6. The method of claim 5, wherein calculating the first expected revenue uses fuzzy logic.

7. The method of claim 5, further comprising: updating the state vector using reinforcement learning to create an updated state vector; and creating a new value function with the updated state vector.

8. The method of claim 7, further comprising: creating a new price/delay function using the new value function.

9. A system for maximizing revenue generated from a plurality of service level agreements (SLAs) comprising: a scheduler configured to receive a first subset of the plurality of SLAs for executing a first plurality of jobs, wherein each SLA in the first subset specifies a first maximum requested delay that is greater than an initial minimum offered delay, and wherein a price of each SLA in the first subset is defined by the maximum requested delay and a price/delay function; and an evaluator configured to: calculate a first expected revenue from executing the first subset; and optimize a second subset of the plurality of SLAs by replacing the initial minimum offered delay on the initial price/delay function with a new minimum offered delay based on the expected revenue, wherein each SLA in the second subset specifies a second maximum requested delay that is greater than the new minimum offered delay.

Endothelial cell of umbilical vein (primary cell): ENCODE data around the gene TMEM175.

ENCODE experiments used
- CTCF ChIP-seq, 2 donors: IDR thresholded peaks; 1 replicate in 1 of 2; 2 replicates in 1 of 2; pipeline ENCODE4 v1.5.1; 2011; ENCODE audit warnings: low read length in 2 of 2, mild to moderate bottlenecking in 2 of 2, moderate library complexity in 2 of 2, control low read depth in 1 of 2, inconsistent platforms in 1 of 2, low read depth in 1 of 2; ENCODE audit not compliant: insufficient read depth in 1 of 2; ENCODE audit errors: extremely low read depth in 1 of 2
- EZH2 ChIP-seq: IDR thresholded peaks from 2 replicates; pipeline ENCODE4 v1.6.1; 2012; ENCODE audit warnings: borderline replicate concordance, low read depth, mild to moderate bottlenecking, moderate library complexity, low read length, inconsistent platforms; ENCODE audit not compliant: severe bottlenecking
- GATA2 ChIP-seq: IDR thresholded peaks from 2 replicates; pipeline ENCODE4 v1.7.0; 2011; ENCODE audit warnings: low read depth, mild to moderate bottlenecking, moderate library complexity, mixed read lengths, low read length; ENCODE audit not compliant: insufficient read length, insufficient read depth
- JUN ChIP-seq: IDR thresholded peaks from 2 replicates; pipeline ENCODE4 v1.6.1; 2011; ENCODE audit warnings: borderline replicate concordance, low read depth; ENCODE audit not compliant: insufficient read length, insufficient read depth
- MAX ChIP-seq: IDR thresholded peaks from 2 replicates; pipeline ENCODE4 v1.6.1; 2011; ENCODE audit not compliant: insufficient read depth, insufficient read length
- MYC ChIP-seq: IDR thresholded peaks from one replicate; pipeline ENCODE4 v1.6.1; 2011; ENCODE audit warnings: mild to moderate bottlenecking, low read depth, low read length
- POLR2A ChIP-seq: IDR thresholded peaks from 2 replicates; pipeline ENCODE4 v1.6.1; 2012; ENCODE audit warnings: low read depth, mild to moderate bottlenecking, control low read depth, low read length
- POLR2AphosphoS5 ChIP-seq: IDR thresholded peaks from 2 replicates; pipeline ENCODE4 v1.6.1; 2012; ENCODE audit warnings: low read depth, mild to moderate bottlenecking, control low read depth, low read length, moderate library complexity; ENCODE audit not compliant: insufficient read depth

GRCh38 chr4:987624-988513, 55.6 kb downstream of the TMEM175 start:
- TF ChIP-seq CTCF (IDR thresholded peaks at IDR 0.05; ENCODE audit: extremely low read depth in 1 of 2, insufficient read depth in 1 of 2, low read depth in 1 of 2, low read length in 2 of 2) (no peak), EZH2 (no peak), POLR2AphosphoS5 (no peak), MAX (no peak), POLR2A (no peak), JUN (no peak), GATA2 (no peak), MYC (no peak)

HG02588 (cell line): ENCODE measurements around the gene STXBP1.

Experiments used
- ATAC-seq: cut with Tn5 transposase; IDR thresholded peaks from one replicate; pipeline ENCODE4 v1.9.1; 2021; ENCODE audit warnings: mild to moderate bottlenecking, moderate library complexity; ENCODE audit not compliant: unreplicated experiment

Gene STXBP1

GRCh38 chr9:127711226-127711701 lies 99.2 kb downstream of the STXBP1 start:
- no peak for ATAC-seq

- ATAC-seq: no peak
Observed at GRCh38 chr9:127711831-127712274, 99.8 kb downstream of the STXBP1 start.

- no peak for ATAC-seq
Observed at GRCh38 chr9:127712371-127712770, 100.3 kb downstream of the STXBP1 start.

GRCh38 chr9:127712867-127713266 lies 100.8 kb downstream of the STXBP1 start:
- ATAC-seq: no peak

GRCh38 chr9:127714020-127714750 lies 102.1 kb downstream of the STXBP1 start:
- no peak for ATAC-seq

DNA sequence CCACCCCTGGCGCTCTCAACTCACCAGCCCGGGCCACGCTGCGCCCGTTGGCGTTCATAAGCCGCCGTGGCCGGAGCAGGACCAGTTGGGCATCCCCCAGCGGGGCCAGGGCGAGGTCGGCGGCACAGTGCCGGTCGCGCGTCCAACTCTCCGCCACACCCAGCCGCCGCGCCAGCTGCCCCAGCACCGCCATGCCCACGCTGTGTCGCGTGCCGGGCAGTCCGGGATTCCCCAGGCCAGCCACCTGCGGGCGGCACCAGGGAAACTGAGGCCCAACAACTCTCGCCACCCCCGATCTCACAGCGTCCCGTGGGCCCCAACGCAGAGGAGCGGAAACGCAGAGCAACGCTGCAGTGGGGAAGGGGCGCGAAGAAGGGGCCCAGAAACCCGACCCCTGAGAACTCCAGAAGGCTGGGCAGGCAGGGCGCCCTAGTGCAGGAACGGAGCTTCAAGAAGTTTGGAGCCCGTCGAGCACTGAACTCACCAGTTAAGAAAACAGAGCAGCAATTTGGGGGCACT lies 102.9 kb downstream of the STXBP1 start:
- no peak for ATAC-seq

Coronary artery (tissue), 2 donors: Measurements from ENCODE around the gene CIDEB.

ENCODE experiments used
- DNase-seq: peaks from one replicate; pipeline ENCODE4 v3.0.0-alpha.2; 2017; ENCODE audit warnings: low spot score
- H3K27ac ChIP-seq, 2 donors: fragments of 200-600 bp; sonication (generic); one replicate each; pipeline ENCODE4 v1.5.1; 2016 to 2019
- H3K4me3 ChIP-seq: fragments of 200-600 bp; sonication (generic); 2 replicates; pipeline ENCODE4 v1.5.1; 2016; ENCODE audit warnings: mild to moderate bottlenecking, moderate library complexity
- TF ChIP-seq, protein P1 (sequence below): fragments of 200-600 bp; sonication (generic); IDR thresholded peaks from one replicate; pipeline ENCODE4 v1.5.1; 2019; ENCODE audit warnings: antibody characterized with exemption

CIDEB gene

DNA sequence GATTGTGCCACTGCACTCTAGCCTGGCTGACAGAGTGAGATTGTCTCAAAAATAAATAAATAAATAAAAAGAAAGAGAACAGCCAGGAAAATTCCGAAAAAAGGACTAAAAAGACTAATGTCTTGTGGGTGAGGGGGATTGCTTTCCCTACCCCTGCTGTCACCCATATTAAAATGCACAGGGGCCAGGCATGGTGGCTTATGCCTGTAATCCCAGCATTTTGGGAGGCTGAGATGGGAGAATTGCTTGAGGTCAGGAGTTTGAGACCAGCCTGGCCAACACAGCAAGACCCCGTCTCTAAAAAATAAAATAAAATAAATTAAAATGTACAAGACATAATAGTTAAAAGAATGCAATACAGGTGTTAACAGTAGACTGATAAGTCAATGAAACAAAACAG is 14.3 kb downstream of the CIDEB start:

10. The system of claim 9, wherein the evaluator is further configured to create the initial price/delay function, wherein the price/delay function has the initial minimum offered delay.

11. The system of claim 10, wherein the initial price/delay function is created using historical data.

12. The system of claim 9, wherein the shape of the price/delay function is a convex decreasing curve.

13. The system of claim 9, wherein calculating the first expected revenue comprises: calculating a value of a stress variable, wherein the stress variable identifies a difference between the maximum requested delay for at least one job and an expected delay for the at least one job; and calculating the first expected revenue using the value function, wherein the value function has a state vector as input, and wherein the value of the stress variable is a state variable in the state vector.

14. The system of claim 13, wherein calculating the first expected revenue uses fuzzy logic.

15. The system of claim 13, wherein the evaluator is further configured to: update the state vector using reinforcement learning to create an updated state vector; and create a new value function with the updated state vector.

16. The system of claim 15, wherein the evaluator is further configured to: create a new price/delay function using the new value function.